https://issuu.com/foztua/docs/new_uses_isbn


NEW USES FOR OLD RAILWAYS

Edited by

Anne McCants (MIT, USA),

Eduardo Beira (IN+, IST and MIT Portugal Program),

J. Lopes Cordeiro (U. Minho, Portugal),

Paulo Lourenço (U. Minho, Portugal)

and Hugo Silveira Pereira (U. Nova de Lisboa, Portugal)


Cover: Tua line in Fragas Más site, where two tunnels and a viaduct in a ridge of the mountain created a unique rail experience. Track inn this section has been excavated in the rocky (granite) slopes of the mountain. Tua river seen at the left. This unique section of the line has been flooded by a new dam in Tua river (2017). Tua line, from Foz Tua junction to Mirandela city, opened in 1887 and during decades it has been the unique fast connection between the region and coastal areas (Porto city). Photo by Eduardo Beira.


See the book in ISSUU. Flyer (pdf, A5) (pdf, 9x21cm)



Extracts from a review in The Journal of Transport History (by Matt Thompson, 38 (1) 2017, 157):

New Uses provides the reader with a series of case studies that surround the broad trajectory of the ‘disuse, transformation, and reuse’ of railway infrastructure with examples from Great Britain and continental Europe.

Part one essentially examines the ways in which defunct railways are transformed into heritage assets. ... The international nature of the book works well here; the case studies from France, Portugal and Italy and the unpacking of specific local, regional or national factors in the development of railways and their reuse are valuable.

The second part of the book deals with some of the different ways in which one can explore the causes and impacts of railways when the either transform into heritage assets or are lost forever.

The final section of the book covers ‘practical applications’ and again provides a series of case studies. The first of these covers railbiking which involves riding modified bicycles along railway tracks, in this case in Portugal. What is interesting to note are many hundreds kilometres of railways, now closed to traffic, where the track itself has been left in place. The authors bemoan the removal of the track as ‘forever destroying these unique structures’. This is an interesting perspective as ... we tend to visualise a closed railway as nothing more than trackbed with rail, ballast and sleepers removed; in situ rail would be considered precious archaeology!

As an English language text this book will be useful, not only because of its international perspective but also because of the refreshing viewpoints of several of the authors.


Full review available here: pdf.


New uses for old railways is published by iTUA initiative (www.intua.pt), with follow ups the research and discussions during project FOZTUA (www.foztua.com), a multidisciplinar international project around Tua railway and Tua Valley, a remote area of northeastern Portugal (2010-2016). More information about the book available in www.intua.pt/newuses.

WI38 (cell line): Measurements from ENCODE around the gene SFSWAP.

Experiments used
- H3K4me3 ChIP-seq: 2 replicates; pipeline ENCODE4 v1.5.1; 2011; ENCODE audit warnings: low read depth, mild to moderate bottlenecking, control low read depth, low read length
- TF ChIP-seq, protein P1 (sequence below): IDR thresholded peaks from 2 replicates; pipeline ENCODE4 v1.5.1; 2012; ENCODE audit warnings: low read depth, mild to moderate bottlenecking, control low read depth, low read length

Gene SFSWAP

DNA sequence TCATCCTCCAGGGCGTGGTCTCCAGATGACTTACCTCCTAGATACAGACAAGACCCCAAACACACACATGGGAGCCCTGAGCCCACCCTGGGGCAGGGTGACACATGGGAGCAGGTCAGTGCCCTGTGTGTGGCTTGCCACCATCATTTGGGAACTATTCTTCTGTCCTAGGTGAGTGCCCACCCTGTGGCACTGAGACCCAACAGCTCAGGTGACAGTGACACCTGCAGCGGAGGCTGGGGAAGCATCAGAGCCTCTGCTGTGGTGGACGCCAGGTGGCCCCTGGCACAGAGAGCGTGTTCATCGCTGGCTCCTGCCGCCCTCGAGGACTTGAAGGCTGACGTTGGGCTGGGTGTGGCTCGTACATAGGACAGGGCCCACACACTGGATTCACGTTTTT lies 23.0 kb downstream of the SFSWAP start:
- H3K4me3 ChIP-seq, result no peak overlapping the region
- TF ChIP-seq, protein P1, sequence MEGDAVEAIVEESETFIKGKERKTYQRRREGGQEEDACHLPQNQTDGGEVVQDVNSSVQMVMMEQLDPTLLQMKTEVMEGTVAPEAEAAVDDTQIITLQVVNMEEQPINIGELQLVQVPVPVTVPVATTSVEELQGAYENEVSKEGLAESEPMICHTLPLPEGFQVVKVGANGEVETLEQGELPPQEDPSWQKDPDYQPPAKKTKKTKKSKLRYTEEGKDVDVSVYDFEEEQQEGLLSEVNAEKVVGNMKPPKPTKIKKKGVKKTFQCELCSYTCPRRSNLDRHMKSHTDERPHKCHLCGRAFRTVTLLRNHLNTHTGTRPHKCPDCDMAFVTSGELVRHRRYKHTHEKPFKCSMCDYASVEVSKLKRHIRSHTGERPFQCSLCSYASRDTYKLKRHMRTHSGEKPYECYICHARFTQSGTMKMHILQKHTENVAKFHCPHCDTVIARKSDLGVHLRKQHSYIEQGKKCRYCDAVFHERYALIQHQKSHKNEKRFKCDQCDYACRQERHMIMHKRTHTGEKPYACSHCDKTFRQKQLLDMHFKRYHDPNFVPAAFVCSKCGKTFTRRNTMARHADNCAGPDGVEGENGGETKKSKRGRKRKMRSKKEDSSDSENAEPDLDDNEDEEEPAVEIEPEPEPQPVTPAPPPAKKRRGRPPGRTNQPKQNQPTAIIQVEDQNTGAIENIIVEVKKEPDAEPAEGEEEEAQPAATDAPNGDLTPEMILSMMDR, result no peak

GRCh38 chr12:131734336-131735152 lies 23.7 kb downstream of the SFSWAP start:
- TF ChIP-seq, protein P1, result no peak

Orders: www.inovatec.pt/loja. Also available through amazon.com or amazon.co.uk



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NEW USES FOR OLD RAILWAYS

Anne McCants, Eduardo Beira, J. Lopes Cordeiro, Paulo Lourenço, Hugo Silveira Pereira (eds.)

ISBN 978-153-36963-0-4, Inovatec (Portugal), 2017, 279 pages


INTRODUCTION:

Rusty tracks and what to do with them, Ellan Fei Spero and Hugo Silveira Pereira (see pdf)


PART 1: RUSTY TRACKS AS HERITAGE

1.1. Railway Heritage: an overview, Gunter Dinhobl

1.2. From railways to heritage: the closure of railway lines in Spain and their valorisation as a cultural good, Domingo Cuellar

1.3. Railways: industrial and maritime archaeology, geographic information systems, history and culture, Dominic Fontana

1.4. A new age of steam? The Tua valley line, Portugal: experience and examples from the technological heritage operations and preserved railways of Britain , Dominic Fontana

1.5. Two case-studies in heritage and valorisation of old mountain railways in France. Michel Cotte

1.6. Railways and tourism in Italy, Stefano Maggi


PART 2: NEW APPROACHES TO OLD RAILWAYS

2.1. Opening of mountainous and peripheral regions by main and branch railway lines, Gunter Dinhobl

2.2. Exploring cultural landscape with old railway tracks, Stefan Brauckmann

2.3. Vanishing tracks: short history of a cancelled line, Ivona Grgurinovic

2.4. Remembering railway’s past, conjuring up its future: what rail hikers have in mind while walking on rusty tracks, Peter F. N. Horz

2.5. Dismantling an old rail track: opportunities in the Tua Valley, Paulo B. Lourenço, Graça Vasconcelos, Lurdes Martins


PART 3: PRACTICAL APPLICATIONS

3.1. Redesigning the classical Railrider: a transportable prototype for modern ages, Carlos Barbosa, João Figueiredo, Jorge Marques, Lídia Teixeira, Miguel Oliveira, Eduardo Beira, Antonio Araujo

3.2. The Old Road: reusing, interpreting and commemorating an abandoned railway in southern England, 1964-2015, Colin Divall

3.3. Life, death and resurrection: further examples from the British experience of preserving railway and industrial heritage, Dominic Fontana

3.4. Draisine tourism in Germany: ideas for the Tua line?, Stefan Brauckmann

3.5. An example of renovation: adaptation of an old railway mountain line - the Chemin De Fer de l’Ardeche (South-Eastern France), Michel Cotte


BIOGRAPHICAL NOTES




Orders: www.inovatec.pt/loja . Also available through amazon.com or amazon.co.uk